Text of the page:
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darlenegarciaddarlenegarcia Posts: 3
edited 06/11/2012 - 8:51 AM in Neck Pain: Cervical
This April will be a year that I had my surgery. C3-4-5-6-7. I am not fully recovered. I still can't sit, stand, type, clean house, etc. for long periods of time. I have problems sleeping (snore) and swallowing (bread and meats) When I saw my surgeon this week, he said "all went well" you're fusing great and you don't need to see me anymore. But, I still have pain, numbness and tingling in my right arm. My right shoulder started hurting again 6 weeks after surgery. I go to PT 3xs a week and walk everyday. My mobility is fine until I turn my neck fast (without thinking) and I can hear a loud pop. Now he wants me to start seeing my pain management doctor again, to rule out muscle problems. This is very frustrating for me, has anyone had a long recovery after surgery?
darlene garcia


  • Darlene,

    My first ACDF went almost textbook! I herniated the next level a year and a month later, and pretty much the nerve damage was done at that point. I started having problems around month 5 post op, most of my issues returned and then some. My NS sent me for x-rays, MRI and nerve conduction studies. The x-ray, and too in the MRI you could see it, my C6 vertebra cracked through. My NS acted like it was no big deal, and told me to see him in a year to see if it self resolved.

    I am now a year and a half out, and the symptoms are still ongoing. I am set to see my Neurologist on of all days, April 1st! I'm hoping that he will have me get updated imagery, and a game plan. I might ask to see a new surgeon if surgery is back on the table. I felt that my NS basically dropped me when the surgical results were not what he hoped for!!

    Sorry your NS is basically ignoring you as well and discounting what you are experiencing. Please let us know how it goes.

    PCTF C4 - T2, Laminectomies C5, C6 & C7. Severe Palsy left arm/hand.
  • Pain management is not always a bad place to go. It sounds as though he is saying from a surgical stand point he doesn't see anything else he can do. But, he is not stating you don't still have issues, which is why he said to go to pain management. There is the possibility that you sustained permanent nerve damage and unfortunately there is nothing they can do. But I also wouldn't doubt that you will have on going muscles issues with that large of a fusion. There are many of us with the multiple level fusions that have on going issues and are in pain management. I personally have a physiatrist whom orders test, pain meds, physical therapy. I still do see a surgeon but he is following the structural part of my spine, not the subsequent pain I still have. Keep in mind surgeons do surgery and once they have you structurally sound then more times than not they place you in pain management if you have on going complaints. Sometimes it will take injections, meds, therapy or any combination to help reduce the pain. Hopefully your keeping a journal of the pain and what your levels of pain and type your having? Another thing I have found to help is a ten's unit, which if you don't have one your pm doctor can order for you.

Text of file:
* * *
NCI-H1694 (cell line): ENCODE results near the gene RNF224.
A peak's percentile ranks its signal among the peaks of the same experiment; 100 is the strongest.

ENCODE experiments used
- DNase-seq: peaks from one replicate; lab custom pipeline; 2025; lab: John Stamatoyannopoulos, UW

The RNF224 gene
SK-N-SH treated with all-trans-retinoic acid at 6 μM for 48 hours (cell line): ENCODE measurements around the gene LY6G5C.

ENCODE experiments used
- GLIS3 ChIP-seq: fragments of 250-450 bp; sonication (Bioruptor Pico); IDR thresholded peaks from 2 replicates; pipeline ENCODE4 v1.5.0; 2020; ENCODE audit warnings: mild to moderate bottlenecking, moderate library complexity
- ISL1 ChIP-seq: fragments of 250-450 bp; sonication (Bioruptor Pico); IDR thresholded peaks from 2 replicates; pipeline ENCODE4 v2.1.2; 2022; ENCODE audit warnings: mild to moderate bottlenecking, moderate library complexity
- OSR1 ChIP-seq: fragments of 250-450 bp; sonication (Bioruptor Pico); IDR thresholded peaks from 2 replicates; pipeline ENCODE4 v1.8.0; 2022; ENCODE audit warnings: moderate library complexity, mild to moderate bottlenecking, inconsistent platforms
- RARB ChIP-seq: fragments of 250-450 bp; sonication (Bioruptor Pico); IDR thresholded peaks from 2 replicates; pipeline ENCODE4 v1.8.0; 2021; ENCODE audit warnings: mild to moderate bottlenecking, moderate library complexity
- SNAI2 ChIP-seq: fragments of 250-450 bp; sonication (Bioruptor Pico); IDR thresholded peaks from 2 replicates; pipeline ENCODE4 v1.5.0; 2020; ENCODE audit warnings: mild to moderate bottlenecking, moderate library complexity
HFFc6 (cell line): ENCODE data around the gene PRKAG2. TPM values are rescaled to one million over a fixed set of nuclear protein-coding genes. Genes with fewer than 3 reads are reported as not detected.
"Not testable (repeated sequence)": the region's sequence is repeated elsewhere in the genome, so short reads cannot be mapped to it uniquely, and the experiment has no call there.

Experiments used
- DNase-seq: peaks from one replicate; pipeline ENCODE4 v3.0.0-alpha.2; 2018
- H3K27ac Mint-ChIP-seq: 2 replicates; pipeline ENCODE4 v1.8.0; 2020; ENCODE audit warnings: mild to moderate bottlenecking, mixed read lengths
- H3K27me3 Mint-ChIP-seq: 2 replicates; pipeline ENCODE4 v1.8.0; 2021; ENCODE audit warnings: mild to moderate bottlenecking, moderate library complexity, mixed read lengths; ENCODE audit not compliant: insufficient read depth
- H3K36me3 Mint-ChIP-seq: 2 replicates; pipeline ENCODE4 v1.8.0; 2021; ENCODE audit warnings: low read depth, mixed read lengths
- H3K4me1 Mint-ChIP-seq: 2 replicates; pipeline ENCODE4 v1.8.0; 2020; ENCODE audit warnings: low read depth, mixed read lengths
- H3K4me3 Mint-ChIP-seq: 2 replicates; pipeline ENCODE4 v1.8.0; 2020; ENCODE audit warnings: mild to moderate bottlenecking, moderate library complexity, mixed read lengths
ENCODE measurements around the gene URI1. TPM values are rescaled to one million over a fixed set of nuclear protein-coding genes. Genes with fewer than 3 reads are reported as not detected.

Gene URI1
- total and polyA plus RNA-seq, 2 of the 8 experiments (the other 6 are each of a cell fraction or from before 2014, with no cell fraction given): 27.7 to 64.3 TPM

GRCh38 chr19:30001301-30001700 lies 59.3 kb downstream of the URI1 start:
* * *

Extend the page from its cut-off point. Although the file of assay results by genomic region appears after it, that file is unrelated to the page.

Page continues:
As far as your issues with swallowing still, you might want to see a GI doctor and have them perform a swallow test. They can and sometimes do stretch the esophagus to open it up more for easier swallowing. It is a simple procedures done on a out patient basis. If for some reason it is your anterior plate, till your fused there is nothing they can do for it.

    Keep us posted on how it goes in pain management.
  • I agree with TamTam on this one. I had the surgery for C5-C7. My arm pain and weakness were gone after the surgery, but I still had significant pain that did not go away. I did PT and eventually was sent to pain mgt by my neurosurgeon as well. She had done all that she could do. I fused and that was the goal for her. I don't think it is unusual at all for a surgeon to send you on for other treatment after the fact. I'm just sorry you're having continued pain. A lot of us do!
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